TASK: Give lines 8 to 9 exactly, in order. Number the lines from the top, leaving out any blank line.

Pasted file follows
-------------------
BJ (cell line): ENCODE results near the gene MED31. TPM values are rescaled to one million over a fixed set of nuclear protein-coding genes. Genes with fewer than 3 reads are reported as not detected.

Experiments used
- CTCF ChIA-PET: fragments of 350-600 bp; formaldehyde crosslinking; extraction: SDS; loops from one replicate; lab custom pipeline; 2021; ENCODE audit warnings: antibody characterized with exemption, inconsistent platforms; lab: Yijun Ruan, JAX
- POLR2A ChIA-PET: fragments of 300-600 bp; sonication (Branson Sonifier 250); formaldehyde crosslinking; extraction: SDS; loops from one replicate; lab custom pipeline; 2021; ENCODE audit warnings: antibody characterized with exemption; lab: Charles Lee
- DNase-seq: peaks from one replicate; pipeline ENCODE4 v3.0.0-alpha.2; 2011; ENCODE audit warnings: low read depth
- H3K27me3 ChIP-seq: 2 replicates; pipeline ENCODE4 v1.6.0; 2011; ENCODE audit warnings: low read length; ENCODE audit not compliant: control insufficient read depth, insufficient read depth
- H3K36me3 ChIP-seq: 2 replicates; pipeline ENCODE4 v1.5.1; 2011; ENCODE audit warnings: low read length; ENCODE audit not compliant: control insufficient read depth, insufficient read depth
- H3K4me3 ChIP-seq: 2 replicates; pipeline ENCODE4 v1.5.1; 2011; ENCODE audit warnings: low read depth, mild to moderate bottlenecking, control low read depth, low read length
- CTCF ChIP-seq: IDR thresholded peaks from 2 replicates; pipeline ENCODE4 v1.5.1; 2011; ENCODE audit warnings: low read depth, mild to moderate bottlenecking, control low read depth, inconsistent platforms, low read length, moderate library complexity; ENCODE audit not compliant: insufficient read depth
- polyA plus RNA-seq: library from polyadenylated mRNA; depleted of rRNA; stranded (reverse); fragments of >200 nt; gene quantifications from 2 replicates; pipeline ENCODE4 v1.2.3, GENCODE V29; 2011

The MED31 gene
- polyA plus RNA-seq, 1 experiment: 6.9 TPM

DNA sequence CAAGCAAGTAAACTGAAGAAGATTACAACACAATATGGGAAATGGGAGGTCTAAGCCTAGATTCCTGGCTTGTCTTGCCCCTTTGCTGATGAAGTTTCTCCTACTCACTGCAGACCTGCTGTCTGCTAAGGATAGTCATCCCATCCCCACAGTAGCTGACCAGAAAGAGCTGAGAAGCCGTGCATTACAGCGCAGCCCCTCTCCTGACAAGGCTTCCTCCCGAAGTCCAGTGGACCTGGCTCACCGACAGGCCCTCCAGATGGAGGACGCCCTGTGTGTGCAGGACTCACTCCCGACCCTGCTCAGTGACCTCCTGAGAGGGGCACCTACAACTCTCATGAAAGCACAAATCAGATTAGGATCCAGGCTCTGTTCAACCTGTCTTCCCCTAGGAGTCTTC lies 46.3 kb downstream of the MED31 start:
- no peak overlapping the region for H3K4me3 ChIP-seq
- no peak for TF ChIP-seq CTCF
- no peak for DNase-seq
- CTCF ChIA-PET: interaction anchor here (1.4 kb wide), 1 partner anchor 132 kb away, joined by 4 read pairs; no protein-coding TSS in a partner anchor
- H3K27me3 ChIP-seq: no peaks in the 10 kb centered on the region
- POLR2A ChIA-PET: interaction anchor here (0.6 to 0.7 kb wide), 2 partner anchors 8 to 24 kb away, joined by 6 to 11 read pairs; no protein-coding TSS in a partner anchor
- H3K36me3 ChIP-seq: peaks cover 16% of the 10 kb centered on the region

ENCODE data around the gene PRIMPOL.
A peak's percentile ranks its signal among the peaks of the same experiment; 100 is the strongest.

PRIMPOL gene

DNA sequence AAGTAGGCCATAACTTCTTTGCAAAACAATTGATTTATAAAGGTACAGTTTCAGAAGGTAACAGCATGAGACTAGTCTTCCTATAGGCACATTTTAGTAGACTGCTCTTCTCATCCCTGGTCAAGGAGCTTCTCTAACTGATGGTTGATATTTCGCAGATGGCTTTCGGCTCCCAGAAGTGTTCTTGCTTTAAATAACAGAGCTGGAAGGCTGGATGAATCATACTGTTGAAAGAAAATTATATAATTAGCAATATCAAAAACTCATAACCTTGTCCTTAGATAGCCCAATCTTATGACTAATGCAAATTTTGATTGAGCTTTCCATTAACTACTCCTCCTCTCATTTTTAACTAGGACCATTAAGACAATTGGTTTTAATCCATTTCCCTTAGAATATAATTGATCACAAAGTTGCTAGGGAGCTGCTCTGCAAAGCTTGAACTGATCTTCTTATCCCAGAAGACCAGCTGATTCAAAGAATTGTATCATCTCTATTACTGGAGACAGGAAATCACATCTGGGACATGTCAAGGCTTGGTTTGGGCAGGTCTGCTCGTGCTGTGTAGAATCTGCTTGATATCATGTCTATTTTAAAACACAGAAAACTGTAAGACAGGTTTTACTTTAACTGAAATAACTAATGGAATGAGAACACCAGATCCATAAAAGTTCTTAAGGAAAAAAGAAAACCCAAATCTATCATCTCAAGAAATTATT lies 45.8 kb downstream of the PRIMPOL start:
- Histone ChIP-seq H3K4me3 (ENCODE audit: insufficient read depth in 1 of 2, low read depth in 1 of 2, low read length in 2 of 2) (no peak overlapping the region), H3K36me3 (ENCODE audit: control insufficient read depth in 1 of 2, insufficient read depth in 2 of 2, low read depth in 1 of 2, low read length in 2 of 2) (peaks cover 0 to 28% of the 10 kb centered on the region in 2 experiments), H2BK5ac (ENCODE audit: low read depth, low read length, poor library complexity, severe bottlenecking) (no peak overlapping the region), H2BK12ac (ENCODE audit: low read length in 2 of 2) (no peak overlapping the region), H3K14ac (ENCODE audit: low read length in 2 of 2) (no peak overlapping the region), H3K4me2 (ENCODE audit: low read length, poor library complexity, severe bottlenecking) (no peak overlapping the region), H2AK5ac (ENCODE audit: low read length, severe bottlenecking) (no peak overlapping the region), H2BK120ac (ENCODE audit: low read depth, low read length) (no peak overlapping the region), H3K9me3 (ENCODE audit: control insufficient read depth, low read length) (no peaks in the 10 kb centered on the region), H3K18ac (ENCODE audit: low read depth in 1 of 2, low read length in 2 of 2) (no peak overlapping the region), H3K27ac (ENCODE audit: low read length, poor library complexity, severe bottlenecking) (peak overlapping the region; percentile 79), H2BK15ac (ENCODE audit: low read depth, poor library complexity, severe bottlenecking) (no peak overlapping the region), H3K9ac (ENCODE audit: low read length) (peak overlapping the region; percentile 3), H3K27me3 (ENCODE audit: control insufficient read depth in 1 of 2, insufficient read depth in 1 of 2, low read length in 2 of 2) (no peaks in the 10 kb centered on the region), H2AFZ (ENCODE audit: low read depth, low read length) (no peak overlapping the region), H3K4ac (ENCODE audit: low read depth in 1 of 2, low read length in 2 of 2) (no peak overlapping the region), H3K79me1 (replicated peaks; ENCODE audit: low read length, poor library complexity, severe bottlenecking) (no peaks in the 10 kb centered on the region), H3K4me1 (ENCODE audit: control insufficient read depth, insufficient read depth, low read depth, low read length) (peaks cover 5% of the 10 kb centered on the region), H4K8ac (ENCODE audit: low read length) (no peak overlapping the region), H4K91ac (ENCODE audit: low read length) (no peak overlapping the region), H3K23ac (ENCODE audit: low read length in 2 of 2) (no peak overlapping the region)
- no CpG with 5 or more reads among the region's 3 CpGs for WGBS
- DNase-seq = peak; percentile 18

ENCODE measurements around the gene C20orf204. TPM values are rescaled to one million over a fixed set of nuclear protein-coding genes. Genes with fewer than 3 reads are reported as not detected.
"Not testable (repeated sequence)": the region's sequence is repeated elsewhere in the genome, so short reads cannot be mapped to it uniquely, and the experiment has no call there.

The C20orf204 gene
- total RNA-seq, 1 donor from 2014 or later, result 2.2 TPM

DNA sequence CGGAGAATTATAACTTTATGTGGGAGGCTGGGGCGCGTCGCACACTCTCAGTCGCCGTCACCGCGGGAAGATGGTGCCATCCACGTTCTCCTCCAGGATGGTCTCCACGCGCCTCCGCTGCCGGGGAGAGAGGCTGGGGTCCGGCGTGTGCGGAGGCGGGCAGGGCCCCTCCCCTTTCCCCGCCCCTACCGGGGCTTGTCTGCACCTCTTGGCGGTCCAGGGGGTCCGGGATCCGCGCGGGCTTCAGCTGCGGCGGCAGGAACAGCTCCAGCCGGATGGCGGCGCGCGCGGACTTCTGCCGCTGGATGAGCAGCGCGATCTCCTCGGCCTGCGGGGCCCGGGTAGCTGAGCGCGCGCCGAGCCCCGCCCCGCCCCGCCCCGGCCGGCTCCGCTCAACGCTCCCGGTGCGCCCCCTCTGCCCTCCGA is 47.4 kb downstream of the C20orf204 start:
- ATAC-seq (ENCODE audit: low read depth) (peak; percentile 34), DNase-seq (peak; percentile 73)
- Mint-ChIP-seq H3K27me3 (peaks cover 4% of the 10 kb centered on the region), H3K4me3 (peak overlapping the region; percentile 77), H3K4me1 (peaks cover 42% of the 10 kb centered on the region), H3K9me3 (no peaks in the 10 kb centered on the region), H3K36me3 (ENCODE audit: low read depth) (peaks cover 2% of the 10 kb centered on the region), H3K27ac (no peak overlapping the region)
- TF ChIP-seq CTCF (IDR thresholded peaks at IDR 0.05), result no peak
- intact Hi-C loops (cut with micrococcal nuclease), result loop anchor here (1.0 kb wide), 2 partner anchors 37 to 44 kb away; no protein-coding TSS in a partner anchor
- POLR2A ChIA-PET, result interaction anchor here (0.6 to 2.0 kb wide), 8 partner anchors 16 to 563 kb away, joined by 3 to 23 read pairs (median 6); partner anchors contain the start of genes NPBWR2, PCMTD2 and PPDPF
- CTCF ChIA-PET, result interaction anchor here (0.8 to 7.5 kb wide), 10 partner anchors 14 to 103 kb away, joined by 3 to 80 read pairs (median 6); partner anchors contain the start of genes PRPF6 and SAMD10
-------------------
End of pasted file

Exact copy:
- H3K4me3 ChIP-seq: 2 replicates; pipeline ENCODE4 v1.5.1; 2011; ENCODE audit warnings: low read depth, mild to moderate bottlenecking, control low read depth, low read length
- CTCF ChIP-seq: IDR thresholded peaks from 2 replicates; pipeline ENCODE4 v1.5.1; 2011; ENCODE audit warnings: low read depth, mild to moderate bottlenecking, control low read depth, inconsistent platforms, low read length, moderate library complexity; ENCODE audit not compliant: insufficient read depth